Fox Hunting Life with Horse and Hound

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Juniors Meet in Pennsylvania for 2010 Junior North American Field Hunter Championships

Gathering of First Flight juniors before their mock hunt moved off.
Gathering of First Flight juniors before their mock hunt moved off.
Lauren Giannini photo

For their first seven years, the Junior North American Field Hunter Championships took place in Virginia, mostly at Old Whitewood, part of Orange County's country in The Plains. However, after Alex Matz won the First Flight (12-and-Under) championship in 2009, the notion of staging the next finals in Mr. Stewart's Cheshire country came to fruition. Blue Ridge Hunt's David Pawlak partnered with the indubitable Paris to ace the individual test in the First Flight and claim their second consecutive 13-18 championship. Makayla Benjamin (Loudoun West) and Butterfly Painting went home with the reserve tri-color.

Adopt-a-Kid

norman.dede.karenmYou've come a long way, kid! / Karen L. Myers photoThe average age of active foxhunters continues to rise. Where are the youngsters? we ask. Pointing to all the “usual suspects”—risk aversion, social media addiction (living vicariously rather than actively), animal rights activism—is...well...pointless. Social change continues to be part of mankind’s evolutionary process. What can we do pro-actively? is more to the point.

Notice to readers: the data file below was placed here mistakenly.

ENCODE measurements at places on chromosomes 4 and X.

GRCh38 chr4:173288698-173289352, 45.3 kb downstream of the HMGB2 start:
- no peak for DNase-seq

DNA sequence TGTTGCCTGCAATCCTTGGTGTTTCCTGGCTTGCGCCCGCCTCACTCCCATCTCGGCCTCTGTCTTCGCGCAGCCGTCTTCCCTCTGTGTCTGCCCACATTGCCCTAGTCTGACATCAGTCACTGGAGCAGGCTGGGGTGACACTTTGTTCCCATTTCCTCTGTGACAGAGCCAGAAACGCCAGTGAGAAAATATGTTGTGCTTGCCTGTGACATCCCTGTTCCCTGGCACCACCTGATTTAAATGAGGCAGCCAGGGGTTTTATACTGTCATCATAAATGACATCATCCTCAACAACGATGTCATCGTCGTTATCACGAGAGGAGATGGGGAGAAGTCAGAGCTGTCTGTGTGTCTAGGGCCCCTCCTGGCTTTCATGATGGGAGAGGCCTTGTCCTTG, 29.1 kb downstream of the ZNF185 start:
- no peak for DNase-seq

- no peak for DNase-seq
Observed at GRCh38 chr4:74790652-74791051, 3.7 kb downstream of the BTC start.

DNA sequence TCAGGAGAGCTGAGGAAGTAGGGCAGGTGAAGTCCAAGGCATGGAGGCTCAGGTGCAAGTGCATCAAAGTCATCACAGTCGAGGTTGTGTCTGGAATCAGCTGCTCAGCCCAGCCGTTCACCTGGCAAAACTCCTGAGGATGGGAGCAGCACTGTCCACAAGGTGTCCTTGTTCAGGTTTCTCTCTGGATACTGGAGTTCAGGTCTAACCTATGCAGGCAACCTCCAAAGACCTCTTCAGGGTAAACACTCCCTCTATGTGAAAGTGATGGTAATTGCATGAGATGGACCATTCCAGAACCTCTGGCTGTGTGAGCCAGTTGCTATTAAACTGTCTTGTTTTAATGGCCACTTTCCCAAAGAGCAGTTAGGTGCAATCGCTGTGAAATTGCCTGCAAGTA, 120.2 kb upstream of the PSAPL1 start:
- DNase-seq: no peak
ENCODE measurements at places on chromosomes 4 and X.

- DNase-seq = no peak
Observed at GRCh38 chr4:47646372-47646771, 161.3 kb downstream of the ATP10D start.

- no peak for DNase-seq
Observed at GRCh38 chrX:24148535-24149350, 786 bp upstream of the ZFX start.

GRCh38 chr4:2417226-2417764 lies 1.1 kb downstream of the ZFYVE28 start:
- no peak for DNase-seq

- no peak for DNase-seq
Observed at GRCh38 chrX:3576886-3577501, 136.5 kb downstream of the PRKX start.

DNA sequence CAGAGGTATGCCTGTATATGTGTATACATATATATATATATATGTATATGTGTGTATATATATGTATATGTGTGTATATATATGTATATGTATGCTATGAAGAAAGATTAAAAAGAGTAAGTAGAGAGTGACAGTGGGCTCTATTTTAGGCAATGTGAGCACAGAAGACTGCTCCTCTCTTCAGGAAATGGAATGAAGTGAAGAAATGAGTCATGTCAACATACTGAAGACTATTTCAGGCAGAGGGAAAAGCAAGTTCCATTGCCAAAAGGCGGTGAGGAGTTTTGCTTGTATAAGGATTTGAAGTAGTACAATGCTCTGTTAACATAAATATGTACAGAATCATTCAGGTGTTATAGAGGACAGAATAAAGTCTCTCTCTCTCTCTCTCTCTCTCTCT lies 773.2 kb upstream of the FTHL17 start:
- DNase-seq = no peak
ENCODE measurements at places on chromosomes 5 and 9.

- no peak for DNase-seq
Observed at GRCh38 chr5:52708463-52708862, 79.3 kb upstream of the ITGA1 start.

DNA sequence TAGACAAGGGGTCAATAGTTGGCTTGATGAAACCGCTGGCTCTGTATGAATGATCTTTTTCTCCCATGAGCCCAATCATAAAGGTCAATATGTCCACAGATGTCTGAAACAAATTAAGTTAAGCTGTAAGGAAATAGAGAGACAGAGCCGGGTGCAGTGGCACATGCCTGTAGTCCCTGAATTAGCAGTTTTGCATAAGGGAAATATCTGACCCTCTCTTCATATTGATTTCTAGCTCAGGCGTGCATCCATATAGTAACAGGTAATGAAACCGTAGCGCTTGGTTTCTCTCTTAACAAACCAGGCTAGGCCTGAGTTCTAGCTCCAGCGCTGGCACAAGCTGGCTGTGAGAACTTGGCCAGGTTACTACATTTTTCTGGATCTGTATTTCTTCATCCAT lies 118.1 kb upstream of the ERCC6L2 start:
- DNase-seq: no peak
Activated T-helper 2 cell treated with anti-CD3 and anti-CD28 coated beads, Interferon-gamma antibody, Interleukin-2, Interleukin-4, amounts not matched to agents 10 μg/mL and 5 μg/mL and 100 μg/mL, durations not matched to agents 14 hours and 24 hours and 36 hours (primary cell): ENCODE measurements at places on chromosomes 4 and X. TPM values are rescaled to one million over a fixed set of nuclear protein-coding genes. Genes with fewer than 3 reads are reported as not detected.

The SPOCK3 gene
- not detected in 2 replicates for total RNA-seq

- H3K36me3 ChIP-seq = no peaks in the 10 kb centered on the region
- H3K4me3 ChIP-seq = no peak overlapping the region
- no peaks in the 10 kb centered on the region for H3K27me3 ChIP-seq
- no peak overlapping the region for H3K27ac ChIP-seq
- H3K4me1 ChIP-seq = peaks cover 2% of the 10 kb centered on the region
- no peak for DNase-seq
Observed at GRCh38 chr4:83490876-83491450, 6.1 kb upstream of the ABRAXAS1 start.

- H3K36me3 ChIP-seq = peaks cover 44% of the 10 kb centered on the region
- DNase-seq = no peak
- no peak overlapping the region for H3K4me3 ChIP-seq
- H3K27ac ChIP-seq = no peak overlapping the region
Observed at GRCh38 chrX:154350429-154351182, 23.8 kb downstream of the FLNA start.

The MFHA has periodically urged hunts to reach out to nearby Pony Clubs, and many of these efforts have been successful. The Live Oak Challenge sponsored by MFHs Marty and Daphne Wood has introduced numerous young riders to foxhunting by offering financial incentives to the winning Pony Clubs. The Guide to Establishing a Foxhunting Camp written by Joyce Fendley, MFH provides a cookbook approach to running a summer day camp for any hunt wishing to reach out to children. (The booklet is available from the MFHA.)

Hunts can do these things, but there is something we as ordinary members of the field can do. We can adopt-a-kid.

Outreach at Cheshire Brings More Children to the Field

cheshire_juniorsThe late Mrs. John Hannum, former Master of Mr. Stewart’s Cheshire Foxhounds (PA), was always thrilled to see a new child at the kennels on a summer morning. Nothing pleased her as much as giving a child—at the kennels for hound walking—his or her first opportunity to observe working hounds at close range.

Building on that early philosophy, the current Masters have introduced new incentives that have greatly increased the number of children in the field.

Juniors Rule at Snickersville's Junior Meet

7Connor PoeConnor Poe whipped-in with Robyn Harter. / Middleburg PhotoLike most days at Nelson Gunnell’s Banbury Cross we expected a large field. But this was Junior Day—a day when the juniors take over the positions of staff and make all the calls. So the group that gathered for this nine o’clock meet was huge. I’m not sure, but I heard rumors there might have been eighty people out to hunt. We had fifteen couple of Penn-Marydels and Penn-Marydel crosses under open skies, with temperatures warming to sixty-eight degrees.

Don’t get me wrong; I like a large field. I want visitors and guest alike to see what one of the best packs in Virginia can do. But at some point it can get too large! We had a first field, second field, and a beginner field for children. We also had, besides the Field Masters, field stewards in the back to help along those who might fall out, to check gates and riders, and generally to keep order at the tail of the field.